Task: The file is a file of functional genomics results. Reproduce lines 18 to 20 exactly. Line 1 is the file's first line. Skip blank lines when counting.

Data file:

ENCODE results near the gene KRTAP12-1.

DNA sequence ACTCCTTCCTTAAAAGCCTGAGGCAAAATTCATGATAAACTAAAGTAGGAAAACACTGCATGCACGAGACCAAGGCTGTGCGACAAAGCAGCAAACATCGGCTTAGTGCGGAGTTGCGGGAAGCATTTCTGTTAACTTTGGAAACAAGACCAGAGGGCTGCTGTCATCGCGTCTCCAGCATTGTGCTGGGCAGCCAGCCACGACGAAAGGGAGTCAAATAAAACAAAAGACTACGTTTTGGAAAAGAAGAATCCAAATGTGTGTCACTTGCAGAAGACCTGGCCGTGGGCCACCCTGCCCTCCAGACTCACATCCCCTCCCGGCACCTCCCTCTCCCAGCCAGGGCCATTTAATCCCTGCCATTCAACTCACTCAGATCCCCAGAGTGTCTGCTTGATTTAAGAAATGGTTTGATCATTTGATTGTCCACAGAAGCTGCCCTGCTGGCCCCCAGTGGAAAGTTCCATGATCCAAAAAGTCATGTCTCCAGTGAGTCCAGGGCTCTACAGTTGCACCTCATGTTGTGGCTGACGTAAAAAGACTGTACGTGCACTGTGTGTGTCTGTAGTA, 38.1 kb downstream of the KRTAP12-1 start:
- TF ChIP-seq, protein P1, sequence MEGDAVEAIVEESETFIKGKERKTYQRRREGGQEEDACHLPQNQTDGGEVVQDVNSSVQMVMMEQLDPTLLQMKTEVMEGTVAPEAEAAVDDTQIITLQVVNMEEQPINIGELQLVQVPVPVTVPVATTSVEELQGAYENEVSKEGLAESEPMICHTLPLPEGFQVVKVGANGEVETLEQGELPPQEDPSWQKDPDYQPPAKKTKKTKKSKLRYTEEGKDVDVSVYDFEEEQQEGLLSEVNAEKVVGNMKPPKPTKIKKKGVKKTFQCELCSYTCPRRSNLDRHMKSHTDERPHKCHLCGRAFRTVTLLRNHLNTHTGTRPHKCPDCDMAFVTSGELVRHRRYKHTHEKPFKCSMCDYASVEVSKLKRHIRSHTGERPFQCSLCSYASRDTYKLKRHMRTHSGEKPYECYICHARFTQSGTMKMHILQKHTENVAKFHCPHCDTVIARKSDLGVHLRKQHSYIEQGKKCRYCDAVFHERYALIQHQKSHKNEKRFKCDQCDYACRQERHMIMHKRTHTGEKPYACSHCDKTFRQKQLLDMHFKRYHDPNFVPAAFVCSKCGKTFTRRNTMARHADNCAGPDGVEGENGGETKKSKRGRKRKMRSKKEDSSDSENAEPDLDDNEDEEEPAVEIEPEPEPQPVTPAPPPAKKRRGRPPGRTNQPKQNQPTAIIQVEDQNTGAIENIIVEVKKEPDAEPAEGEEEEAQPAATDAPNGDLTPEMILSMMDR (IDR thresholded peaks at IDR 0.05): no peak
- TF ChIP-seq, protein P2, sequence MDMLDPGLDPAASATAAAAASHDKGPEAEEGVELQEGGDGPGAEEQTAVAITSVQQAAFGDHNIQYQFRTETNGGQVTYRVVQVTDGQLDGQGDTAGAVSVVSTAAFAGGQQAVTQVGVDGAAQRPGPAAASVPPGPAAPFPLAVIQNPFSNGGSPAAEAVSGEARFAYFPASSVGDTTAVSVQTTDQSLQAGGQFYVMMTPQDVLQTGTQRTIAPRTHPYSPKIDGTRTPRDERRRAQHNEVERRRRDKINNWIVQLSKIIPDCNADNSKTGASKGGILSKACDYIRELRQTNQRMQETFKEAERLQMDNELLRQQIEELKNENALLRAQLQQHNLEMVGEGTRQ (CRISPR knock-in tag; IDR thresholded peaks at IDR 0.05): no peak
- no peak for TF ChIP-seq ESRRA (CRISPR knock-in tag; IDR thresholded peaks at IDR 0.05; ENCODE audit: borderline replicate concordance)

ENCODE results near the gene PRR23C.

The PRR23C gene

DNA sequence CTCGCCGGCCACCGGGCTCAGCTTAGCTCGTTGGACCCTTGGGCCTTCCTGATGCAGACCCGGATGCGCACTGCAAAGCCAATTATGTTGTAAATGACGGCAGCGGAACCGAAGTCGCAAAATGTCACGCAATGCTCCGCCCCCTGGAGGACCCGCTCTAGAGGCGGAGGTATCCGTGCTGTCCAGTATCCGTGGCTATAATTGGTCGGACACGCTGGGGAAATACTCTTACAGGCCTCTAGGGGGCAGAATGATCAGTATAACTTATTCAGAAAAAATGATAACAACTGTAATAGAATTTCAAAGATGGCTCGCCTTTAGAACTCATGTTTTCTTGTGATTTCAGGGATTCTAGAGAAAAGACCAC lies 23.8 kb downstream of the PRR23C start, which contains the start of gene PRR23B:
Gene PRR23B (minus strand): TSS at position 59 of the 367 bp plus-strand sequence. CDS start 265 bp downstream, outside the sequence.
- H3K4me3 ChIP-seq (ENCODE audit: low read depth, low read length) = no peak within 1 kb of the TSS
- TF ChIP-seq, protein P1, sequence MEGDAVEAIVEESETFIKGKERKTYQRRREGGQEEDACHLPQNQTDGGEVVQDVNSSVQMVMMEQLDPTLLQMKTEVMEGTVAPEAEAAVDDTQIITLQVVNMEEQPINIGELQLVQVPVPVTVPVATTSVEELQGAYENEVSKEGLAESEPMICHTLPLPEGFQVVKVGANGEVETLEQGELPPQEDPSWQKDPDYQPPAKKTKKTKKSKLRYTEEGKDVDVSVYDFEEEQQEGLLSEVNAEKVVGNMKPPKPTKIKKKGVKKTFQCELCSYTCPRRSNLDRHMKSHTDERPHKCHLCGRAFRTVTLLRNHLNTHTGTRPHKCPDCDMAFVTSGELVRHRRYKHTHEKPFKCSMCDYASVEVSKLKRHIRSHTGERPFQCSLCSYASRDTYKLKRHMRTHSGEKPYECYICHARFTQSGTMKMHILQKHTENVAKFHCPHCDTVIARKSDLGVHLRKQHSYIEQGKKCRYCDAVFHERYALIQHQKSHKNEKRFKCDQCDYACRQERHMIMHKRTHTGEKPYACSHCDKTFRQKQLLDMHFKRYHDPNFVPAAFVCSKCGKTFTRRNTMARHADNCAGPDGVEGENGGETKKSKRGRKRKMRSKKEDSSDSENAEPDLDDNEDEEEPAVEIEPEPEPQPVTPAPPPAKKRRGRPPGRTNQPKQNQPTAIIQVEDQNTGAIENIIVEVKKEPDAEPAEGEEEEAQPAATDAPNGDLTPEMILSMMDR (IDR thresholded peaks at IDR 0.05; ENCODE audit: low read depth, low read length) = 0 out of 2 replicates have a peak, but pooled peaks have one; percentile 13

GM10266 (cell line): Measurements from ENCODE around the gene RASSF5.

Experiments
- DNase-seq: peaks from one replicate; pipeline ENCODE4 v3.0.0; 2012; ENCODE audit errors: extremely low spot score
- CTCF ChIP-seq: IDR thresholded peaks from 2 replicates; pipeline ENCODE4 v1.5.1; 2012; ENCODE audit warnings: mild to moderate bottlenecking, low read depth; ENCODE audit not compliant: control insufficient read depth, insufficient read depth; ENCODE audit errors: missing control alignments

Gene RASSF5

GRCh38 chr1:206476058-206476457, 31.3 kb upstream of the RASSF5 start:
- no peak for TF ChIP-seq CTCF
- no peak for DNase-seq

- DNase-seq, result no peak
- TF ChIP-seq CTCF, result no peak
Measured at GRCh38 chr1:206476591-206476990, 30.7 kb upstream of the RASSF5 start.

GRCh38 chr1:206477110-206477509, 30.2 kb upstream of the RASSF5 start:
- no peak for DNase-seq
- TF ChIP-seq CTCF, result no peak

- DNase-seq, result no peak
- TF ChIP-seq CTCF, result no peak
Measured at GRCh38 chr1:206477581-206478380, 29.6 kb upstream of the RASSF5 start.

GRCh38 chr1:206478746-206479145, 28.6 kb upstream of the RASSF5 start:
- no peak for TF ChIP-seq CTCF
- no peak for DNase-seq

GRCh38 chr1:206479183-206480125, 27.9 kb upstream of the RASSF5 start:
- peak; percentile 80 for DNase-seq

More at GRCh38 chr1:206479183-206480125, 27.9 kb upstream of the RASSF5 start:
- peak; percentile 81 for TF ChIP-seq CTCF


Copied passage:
- no peak for TF ChIP-seq CTCF
- no peak for DNase-seq

- DNase-seq, result no peak